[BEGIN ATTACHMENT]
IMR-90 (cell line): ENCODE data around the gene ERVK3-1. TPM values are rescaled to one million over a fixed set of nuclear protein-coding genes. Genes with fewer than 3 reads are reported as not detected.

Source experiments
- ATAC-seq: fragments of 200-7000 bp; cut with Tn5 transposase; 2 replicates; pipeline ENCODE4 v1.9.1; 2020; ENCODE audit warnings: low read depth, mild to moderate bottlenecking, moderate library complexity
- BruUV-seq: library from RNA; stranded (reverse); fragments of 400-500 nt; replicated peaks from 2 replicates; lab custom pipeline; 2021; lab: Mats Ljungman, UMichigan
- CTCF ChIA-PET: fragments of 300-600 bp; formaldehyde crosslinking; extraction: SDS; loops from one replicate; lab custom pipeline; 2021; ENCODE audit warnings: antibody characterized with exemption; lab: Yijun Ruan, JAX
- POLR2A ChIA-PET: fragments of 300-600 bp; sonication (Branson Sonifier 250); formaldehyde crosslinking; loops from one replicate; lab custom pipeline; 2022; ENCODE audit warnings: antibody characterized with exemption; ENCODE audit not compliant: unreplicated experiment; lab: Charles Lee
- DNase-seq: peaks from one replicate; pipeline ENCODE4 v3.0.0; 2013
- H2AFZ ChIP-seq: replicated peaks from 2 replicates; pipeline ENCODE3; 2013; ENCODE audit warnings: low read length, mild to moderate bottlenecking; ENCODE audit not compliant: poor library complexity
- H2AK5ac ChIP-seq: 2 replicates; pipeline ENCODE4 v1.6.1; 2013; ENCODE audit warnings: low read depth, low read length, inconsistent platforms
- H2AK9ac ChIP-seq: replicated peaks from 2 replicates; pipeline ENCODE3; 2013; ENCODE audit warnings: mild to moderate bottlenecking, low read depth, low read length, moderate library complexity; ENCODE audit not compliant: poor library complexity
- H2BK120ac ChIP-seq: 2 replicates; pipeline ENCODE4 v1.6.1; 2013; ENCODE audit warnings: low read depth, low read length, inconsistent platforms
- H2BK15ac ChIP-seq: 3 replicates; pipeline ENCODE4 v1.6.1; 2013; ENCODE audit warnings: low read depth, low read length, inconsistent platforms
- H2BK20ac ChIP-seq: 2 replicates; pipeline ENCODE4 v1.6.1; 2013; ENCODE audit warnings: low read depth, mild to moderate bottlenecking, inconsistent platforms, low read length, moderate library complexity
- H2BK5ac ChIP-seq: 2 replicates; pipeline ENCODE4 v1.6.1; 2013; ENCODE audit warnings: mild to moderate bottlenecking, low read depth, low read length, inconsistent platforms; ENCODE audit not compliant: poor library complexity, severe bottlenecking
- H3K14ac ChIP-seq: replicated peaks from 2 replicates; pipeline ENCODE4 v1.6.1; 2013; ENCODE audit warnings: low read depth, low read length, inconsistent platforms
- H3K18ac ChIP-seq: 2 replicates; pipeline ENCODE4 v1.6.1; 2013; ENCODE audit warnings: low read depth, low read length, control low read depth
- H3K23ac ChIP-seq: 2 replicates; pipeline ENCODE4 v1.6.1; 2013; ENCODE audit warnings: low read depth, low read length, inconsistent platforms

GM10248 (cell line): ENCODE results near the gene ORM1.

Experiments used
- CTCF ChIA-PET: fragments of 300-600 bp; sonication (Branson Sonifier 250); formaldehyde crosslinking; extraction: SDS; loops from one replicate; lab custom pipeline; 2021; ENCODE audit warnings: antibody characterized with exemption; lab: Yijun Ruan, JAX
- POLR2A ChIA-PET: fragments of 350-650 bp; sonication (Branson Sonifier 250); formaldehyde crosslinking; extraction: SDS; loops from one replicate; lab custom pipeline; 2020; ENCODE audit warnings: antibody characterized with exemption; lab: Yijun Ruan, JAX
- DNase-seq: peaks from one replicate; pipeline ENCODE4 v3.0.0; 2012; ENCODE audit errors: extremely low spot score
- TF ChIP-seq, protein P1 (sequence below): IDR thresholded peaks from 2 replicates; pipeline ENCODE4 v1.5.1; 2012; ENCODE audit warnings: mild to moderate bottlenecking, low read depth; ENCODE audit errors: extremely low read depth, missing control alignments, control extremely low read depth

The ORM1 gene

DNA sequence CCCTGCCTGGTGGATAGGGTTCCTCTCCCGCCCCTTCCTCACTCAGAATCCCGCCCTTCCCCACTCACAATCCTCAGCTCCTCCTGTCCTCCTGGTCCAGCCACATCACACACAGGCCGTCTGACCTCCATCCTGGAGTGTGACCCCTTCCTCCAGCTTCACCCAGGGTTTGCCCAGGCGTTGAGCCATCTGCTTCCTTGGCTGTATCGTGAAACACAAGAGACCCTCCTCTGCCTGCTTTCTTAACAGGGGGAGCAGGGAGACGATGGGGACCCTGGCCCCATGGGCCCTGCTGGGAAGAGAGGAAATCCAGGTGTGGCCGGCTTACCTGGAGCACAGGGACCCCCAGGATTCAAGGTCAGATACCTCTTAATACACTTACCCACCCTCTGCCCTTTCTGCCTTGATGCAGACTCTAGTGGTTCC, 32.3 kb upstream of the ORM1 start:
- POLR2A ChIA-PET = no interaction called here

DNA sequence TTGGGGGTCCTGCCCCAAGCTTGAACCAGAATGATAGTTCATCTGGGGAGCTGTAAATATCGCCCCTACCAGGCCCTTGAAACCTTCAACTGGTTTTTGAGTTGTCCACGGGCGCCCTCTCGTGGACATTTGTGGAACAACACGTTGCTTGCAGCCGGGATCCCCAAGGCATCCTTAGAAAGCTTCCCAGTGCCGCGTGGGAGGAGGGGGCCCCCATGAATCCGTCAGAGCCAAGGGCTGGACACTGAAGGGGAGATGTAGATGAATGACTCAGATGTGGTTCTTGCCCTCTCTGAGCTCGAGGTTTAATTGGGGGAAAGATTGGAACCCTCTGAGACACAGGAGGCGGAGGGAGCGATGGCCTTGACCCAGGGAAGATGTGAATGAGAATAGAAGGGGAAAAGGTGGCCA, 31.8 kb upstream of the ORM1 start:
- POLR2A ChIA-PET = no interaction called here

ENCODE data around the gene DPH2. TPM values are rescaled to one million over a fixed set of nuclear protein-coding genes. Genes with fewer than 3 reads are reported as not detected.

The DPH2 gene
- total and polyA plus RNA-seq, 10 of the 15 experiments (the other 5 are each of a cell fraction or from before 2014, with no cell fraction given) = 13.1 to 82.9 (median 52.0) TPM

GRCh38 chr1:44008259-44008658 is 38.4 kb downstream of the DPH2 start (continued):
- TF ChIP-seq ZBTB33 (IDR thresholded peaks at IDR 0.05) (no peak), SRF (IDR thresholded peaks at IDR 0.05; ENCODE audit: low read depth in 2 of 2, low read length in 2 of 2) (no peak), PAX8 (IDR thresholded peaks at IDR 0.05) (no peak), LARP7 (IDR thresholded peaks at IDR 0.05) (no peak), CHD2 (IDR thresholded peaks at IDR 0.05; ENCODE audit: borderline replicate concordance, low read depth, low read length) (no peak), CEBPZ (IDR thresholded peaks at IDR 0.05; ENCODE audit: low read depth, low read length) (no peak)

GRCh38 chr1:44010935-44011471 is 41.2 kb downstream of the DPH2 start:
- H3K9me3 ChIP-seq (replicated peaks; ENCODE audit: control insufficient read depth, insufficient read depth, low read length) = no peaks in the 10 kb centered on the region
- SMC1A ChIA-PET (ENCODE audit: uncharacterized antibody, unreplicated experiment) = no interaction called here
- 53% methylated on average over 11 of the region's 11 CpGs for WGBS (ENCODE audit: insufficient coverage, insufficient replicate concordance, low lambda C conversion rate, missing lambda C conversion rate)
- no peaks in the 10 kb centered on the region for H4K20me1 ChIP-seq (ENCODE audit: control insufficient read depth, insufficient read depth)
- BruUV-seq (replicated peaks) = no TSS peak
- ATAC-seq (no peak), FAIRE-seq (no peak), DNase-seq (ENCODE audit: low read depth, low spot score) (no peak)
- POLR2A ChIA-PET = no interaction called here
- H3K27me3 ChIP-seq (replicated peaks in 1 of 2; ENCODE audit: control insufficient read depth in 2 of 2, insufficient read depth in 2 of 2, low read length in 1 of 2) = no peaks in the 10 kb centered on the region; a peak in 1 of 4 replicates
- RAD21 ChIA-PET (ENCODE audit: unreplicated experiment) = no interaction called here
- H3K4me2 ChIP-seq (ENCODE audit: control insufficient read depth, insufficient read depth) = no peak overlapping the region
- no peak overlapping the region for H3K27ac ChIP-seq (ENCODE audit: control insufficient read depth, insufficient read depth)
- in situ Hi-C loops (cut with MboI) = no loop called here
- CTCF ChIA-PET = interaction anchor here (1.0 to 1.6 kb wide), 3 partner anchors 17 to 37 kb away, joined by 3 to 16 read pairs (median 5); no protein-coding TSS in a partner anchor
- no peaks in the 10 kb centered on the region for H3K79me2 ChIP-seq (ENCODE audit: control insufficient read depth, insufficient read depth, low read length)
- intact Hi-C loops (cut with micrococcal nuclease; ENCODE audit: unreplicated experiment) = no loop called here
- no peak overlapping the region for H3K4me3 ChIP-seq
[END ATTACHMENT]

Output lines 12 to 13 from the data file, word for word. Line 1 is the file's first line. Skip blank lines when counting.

- H2BK15ac ChIP-seq: 3 replicates; pipeline ENCODE4 v1.6.1; 2013; ENCODE audit warnings: low read depth, low read length, inconsistent platforms
- H2BK20ac ChIP-seq: 2 replicates; pipeline ENCODE4 v1.6.1; 2013; ENCODE audit warnings: low read depth, mild to moderate bottlenecking, inconsistent platforms, low read length, moderate library complexity